Suranand Vejjajiva points to photos of prominent clients of Brainwake Cafe.

BANGKOK — One of the first questions I asked Brainwake Café proprietor and CEO Suranand Vejjajiva when we met on Monday was whether his cousin, former premier Abhisit Vejjajiva, has ever visited the café.

“No,” 58-year-old Suranand said, adding that his cousin may be simply indisposed. “I try to look at it positively.”

He was quick to add that his ex-boss, former PM Yingluck Shinawatra, came to the opening of the café back in June 2015. During his tenure as the Prime Minister’s Secretary-General, Suranand was one of the public faces of the government – he often showed up on media to counter attacks from the opposition – until the coup ended his political career in May 2014.

Five years after the coup, and four years after starting Brainwake Café, the former politician looks happy and busy with the restaurant’s nine branches. It all started from this one here on Sukhumvit 33 where he keeps an office on the upper floor of the café, which can accommodate up to 80 customers.


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In the first three years after the coup, Suranand said, the junta’s soldiers often paid visits here, both uniformed and plain clothed ones. These days, however, the soldiers are long gone, and the place is busy with mixed diners of Thais, Japanese and Westerners.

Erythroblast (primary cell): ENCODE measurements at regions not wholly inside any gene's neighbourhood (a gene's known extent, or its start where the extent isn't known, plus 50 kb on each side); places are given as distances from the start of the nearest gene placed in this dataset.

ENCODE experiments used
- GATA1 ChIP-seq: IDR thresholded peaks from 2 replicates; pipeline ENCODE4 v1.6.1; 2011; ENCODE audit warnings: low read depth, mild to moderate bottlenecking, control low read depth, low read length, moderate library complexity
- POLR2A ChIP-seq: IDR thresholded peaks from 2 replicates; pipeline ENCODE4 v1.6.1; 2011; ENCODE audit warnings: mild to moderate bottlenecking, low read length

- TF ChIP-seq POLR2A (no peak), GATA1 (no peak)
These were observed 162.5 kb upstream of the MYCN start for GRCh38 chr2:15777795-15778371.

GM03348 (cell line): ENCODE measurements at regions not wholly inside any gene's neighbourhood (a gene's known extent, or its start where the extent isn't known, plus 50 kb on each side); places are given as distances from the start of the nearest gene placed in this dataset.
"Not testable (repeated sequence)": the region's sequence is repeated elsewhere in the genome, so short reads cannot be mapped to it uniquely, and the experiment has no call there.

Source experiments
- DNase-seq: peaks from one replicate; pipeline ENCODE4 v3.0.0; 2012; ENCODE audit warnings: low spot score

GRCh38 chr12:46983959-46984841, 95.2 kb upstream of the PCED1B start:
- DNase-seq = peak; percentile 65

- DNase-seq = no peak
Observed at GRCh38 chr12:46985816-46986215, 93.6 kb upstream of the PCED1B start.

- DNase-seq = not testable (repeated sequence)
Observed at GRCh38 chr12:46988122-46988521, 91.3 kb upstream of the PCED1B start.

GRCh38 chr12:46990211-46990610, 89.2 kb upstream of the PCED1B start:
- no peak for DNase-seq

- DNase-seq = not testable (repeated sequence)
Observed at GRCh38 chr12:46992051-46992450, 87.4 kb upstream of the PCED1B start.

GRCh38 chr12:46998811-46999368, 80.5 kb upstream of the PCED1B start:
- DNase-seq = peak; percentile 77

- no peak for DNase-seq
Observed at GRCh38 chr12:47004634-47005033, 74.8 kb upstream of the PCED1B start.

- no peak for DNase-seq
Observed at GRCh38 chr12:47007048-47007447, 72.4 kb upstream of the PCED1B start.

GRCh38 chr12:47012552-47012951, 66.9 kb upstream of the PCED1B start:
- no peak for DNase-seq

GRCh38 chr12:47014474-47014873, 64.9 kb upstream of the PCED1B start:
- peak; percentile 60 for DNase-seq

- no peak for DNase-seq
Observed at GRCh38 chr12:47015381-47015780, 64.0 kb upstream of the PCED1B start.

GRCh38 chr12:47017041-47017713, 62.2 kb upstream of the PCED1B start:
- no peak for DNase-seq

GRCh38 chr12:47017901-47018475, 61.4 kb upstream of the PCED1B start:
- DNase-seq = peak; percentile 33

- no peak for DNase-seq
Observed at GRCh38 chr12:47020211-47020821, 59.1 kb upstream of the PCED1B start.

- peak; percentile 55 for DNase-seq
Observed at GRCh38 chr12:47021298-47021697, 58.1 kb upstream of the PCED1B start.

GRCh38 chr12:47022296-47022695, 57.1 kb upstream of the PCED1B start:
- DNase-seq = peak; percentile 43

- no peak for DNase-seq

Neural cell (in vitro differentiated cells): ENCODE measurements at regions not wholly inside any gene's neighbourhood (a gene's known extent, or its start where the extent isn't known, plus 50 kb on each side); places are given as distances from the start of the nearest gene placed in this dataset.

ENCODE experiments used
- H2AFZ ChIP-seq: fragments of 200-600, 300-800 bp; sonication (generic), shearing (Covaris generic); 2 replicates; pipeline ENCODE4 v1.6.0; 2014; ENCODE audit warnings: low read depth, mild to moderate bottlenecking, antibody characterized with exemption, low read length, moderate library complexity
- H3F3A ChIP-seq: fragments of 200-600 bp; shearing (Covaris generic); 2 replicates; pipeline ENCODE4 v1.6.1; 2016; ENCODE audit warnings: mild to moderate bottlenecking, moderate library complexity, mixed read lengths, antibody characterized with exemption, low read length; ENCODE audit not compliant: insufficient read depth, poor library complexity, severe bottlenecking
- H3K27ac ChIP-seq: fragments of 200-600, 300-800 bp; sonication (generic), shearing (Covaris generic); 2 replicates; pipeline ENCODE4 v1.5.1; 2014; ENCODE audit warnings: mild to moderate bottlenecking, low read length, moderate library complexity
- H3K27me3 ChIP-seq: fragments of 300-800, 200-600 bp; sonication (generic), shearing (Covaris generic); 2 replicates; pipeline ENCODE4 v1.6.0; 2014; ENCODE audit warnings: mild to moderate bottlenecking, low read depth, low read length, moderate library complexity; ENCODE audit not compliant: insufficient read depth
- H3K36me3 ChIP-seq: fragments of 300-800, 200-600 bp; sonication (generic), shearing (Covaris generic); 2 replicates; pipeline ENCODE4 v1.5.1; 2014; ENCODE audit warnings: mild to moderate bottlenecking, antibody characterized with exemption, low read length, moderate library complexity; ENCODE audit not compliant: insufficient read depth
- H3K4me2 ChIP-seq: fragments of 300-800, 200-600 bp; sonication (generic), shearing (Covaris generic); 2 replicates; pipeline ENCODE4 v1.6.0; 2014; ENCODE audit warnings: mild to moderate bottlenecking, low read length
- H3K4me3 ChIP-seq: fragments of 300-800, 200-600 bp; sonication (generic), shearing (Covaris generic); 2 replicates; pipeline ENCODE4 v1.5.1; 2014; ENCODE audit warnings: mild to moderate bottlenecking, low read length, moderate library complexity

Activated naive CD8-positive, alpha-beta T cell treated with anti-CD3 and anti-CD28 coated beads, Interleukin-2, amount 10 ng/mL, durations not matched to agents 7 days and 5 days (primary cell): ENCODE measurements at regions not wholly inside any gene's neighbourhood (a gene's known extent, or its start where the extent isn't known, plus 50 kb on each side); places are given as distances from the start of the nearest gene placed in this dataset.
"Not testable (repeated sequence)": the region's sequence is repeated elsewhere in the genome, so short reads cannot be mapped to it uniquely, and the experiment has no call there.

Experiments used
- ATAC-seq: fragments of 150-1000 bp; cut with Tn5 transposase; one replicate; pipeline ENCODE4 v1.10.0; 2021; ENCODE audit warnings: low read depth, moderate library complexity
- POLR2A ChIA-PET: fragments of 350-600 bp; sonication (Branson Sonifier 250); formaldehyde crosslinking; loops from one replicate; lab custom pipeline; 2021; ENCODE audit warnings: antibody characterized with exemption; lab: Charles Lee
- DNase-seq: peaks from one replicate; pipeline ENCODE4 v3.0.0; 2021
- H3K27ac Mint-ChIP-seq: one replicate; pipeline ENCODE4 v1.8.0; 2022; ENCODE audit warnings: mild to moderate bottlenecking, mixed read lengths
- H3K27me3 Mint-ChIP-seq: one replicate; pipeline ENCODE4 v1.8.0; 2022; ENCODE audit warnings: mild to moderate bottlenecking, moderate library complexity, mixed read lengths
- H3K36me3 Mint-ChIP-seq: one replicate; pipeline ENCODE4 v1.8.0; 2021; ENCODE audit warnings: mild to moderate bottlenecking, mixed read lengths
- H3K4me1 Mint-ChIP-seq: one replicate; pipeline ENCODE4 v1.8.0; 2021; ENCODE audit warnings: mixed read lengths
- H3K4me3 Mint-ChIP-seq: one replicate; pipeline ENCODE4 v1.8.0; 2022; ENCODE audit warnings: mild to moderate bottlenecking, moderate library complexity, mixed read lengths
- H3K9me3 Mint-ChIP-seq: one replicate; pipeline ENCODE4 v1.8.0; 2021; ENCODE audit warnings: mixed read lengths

Suranand said he actually wants the café to be like an American diner, but feels that Thais don’t really know the meaning of a diner so he sticks with the word cafe.

He maintained that he’s done with politics. Suranand recalls how in the early days of the café, some anti-Thaksinnites would drop by at the café and make a point not to order anything.

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According to Suranand, some customers also explicitly told him that they were on the opposite side of the political divide, and one proudly said he was the streets chasing Yingluck out of office.

“I told him: ‘never mind. Just eat,’” Suranand said. “We welcome everyone. No matter which [political] color.”

“Thai food critics are not real food critics”

Food here is reasonably priced and it probably has one of the best magazine and coffee-table book collection of any café in the capital. There are Monocle magazines for the trendy, Foreign Policy for the internationally minded, and some Japanese fashion magazines.

The cheeseburger I ordered (195 baht) comes with potato wedges, which proved to be particularly good, crisp on the outside and soft inside. The beef patty is quite as good, though it’s nothing to die for.

Suranand himself doesn’t cook, but he considers himself to be a gourmand and an experienced food reviewer. He said his background as a son of a diplomat posted in Buenos Aires, Kuala Lumpur, and Rome helps fine-tune his tongue to be more discriminating.


“I have tasted a lot as a diplomat’s son. I have also lived abroad,” Suranand said. He also said that a genuine food critic is hard to come by in Thailand.